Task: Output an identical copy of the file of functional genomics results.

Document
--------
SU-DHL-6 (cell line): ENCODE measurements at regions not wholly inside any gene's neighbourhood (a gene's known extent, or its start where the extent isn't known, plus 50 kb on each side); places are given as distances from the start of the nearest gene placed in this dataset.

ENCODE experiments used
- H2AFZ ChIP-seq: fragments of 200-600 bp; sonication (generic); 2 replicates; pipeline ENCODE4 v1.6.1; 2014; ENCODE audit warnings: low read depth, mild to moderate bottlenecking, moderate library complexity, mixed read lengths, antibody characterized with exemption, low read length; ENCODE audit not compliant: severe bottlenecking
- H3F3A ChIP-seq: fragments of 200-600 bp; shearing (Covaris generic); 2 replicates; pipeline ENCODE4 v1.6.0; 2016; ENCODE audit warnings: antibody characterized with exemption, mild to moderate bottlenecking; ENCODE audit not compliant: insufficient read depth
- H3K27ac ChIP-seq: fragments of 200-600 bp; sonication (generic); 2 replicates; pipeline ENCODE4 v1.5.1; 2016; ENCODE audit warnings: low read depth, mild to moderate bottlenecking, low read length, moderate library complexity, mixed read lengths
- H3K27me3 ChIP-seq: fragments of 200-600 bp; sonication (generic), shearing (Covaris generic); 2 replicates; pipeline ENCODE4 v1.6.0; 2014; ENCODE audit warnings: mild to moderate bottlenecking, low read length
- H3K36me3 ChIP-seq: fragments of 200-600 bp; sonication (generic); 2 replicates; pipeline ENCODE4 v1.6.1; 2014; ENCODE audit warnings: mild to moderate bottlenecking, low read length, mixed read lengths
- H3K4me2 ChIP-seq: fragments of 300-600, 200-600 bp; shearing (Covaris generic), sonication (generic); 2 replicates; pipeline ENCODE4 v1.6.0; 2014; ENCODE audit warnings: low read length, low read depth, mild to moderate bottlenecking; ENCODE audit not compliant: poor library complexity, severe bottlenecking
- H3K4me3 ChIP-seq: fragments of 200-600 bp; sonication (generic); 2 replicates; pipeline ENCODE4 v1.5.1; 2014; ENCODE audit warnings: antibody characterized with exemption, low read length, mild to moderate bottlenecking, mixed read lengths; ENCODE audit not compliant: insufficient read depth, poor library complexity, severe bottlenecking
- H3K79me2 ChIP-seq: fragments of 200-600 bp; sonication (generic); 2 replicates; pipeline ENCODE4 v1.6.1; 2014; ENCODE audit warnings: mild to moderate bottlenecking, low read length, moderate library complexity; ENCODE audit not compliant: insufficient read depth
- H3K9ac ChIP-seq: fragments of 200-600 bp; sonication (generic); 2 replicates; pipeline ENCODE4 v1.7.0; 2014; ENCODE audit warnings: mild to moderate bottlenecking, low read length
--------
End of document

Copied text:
SU-DHL-6 (cell line): ENCODE measurements at regions not wholly inside any gene's neighbourhood (a gene's known extent, or its start where the extent isn't known, plus 50 kb on each side); places are given as distances from the start of the nearest gene placed in this dataset.

ENCODE experiments used
- H2AFZ ChIP-seq: fragments of 200-600 bp; sonication (generic); 2 replicates; pipeline ENCODE4 v1.6.1; 2014; ENCODE audit warnings: low read depth, mild to moderate bottlenecking, moderate library complexity, mixed read lengths, antibody characterized with exemption, low read length; ENCODE audit not compliant: severe bottlenecking
- H3F3A ChIP-seq: fragments of 200-600 bp; shearing (Covaris generic); 2 replicates; pipeline ENCODE4 v1.6.0; 2016; ENCODE audit warnings: antibody characterized with exemption, mild to moderate bottlenecking; ENCODE audit not compliant: insufficient read depth
- H3K27ac ChIP-seq: fragments of 200-600 bp; sonication (generic); 2 replicates; pipeline ENCODE4 v1.5.1; 2016; ENCODE audit warnings: low read depth, mild to moderate bottlenecking, low read length, moderate library complexity, mixed read lengths
- H3K27me3 ChIP-seq: fragments of 200-600 bp; sonication (generic), shearing (Covaris generic); 2 replicates; pipeline ENCODE4 v1.6.0; 2014; ENCODE audit warnings: mild to moderate bottlenecking, low read length
- H3K36me3 ChIP-seq: fragments of 200-600 bp; sonication (generic); 2 replicates; pipeline ENCODE4 v1.6.1; 2014; ENCODE audit warnings: mild to moderate bottlenecking, low read length, mixed read lengths
- H3K4me2 ChIP-seq: fragments of 300-600, 200-600 bp; shearing (Covaris generic), sonication (generic); 2 replicates; pipeline ENCODE4 v1.6.0; 2014; ENCODE audit warnings: low read length, low read depth, mild to moderate bottlenecking; ENCODE audit not compliant: poor library complexity, severe bottlenecking
- H3K4me3 ChIP-seq: fragments of 200-600 bp; sonication (generic); 2 replicates; pipeline ENCODE4 v1.5.1; 2014; ENCODE audit warnings: antibody characterized with exemption, low read length, mild to moderate bottlenecking, mixed read lengths; ENCODE audit not compliant: insufficient read depth, poor library complexity, severe bottlenecking
- H3K79me2 ChIP-seq: fragments of 200-600 bp; sonication (generic); 2 replicates; pipeline ENCODE4 v1.6.1; 2014; ENCODE audit warnings: mild to moderate bottlenecking, low read length, moderate library complexity; ENCODE audit not compliant: insufficient read depth
- H3K9ac ChIP-seq: fragments of 200-600 bp; sonication (generic); 2 replicates; pipeline ENCODE4 v1.7.0; 2014; ENCODE audit warnings: mild to moderate bottlenecking, low read length